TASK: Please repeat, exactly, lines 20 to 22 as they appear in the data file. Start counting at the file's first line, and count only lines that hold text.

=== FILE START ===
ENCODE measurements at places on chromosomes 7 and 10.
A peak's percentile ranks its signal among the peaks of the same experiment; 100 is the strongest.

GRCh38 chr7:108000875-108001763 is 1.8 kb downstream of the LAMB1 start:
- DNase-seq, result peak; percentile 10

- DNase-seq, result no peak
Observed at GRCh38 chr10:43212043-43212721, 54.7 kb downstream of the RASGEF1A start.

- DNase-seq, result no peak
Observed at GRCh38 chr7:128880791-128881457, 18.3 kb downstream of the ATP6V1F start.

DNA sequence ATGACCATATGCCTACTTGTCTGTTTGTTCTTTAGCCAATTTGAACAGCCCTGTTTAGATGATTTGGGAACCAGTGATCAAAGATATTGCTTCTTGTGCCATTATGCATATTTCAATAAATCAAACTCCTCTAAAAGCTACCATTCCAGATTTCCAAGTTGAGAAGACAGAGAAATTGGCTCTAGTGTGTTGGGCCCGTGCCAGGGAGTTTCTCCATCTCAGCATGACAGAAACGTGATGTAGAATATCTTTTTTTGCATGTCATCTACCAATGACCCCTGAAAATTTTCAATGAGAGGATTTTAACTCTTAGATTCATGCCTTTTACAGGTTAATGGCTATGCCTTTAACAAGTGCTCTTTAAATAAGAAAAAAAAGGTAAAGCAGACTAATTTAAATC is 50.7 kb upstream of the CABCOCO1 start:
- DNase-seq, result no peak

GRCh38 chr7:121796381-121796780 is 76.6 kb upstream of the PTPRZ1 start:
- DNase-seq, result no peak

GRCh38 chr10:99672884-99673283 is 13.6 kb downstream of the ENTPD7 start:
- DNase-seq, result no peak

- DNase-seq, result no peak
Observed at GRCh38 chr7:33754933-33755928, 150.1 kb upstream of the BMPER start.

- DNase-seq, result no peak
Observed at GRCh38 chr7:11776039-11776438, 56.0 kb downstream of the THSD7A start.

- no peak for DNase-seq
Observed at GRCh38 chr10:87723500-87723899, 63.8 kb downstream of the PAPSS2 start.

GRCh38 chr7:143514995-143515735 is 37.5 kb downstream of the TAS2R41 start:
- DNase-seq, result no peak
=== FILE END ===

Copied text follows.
Observed at GRCh38 chr10:87723500-87723899, 63.8 kb downstream of the PAPSS2 start.

GRCh38 chr7:143514995-143515735 is 37.5 kb downstream of the TAS2R41 start:
- DNase-seq, result no peak